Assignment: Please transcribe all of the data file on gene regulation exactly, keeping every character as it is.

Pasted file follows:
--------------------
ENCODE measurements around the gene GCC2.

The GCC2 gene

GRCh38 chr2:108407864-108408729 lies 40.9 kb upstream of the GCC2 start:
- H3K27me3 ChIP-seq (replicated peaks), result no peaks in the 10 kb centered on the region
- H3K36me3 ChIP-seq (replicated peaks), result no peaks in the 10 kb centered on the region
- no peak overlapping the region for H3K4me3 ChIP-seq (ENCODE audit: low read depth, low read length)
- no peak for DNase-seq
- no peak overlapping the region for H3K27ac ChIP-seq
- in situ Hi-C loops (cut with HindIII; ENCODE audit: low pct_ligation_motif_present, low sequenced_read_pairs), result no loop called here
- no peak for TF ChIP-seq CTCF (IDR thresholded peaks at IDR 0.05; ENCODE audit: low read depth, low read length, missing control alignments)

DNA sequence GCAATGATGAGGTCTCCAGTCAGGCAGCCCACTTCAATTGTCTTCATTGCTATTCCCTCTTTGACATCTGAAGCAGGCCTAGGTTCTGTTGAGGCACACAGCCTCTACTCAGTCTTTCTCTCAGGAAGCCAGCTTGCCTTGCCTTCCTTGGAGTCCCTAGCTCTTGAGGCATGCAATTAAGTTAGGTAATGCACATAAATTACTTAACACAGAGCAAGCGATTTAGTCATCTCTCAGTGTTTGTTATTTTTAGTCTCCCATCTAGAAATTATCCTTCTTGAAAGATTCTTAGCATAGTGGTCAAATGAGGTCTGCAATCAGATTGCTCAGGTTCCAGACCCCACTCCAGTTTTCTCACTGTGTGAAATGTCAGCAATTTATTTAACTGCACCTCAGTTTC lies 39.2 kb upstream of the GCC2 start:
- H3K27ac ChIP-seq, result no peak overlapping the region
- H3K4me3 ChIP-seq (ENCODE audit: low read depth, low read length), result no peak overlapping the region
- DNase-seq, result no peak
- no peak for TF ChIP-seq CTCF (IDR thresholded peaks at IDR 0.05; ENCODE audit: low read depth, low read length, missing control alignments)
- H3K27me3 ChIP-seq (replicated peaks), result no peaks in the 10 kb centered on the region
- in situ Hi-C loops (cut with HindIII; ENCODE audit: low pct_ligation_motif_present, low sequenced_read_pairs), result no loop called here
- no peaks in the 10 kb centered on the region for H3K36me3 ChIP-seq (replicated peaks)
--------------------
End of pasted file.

ENCODE measurements around the gene GCC2.

The GCC2 gene

GRCh38 chr2:108407864-108408729 lies 40.9 kb upstream of the GCC2 start:
- H3K27me3 ChIP-seq (replicated peaks), result no peaks in the 10 kb centered on the region
- H3K36me3 ChIP-seq (replicated peaks), result no peaks in the 10 kb centered on the region
- no peak overlapping the region for H3K4me3 ChIP-seq (ENCODE audit: low read depth, low read length)
- no peak for DNase-seq
- no peak overlapping the region for H3K27ac ChIP-seq
- in situ Hi-C loops (cut with HindIII; ENCODE audit: low pct_ligation_motif_present, low sequenced_read_pairs), result no loop called here
- no peak for TF ChIP-seq CTCF (IDR thresholded peaks at IDR 0.05; ENCODE audit: low read depth, low read length, missing control alignments)

DNA sequence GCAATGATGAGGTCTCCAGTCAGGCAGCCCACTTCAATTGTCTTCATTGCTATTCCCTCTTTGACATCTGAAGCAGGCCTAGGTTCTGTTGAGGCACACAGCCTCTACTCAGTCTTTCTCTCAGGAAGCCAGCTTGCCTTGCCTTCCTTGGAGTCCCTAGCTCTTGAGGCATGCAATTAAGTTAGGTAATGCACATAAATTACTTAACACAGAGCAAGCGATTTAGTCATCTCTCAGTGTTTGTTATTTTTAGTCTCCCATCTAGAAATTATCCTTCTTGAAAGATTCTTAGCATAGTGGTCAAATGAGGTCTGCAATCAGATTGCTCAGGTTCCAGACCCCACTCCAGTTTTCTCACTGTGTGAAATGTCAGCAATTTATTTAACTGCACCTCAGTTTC lies 39.2 kb upstream of the GCC2 start:
- H3K27ac ChIP-seq, result no peak overlapping the region
- H3K4me3 ChIP-seq (ENCODE audit: low read depth, low read length), result no peak overlapping the region
- DNase-seq, result no peak
- no peak for TF ChIP-seq CTCF (IDR thresholded peaks at IDR 0.05; ENCODE audit: low read depth, low read length, missing control alignments)
- H3K27me3 ChIP-seq (replicated peaks), result no peaks in the 10 kb centered on the region
- in situ Hi-C loops (cut with HindIII; ENCODE audit: low pct_ligation_motif_present, low sequenced_read_pairs), result no loop called here
- no peaks in the 10 kb centered on the region for H3K36me3 ChIP-seq (replicated peaks)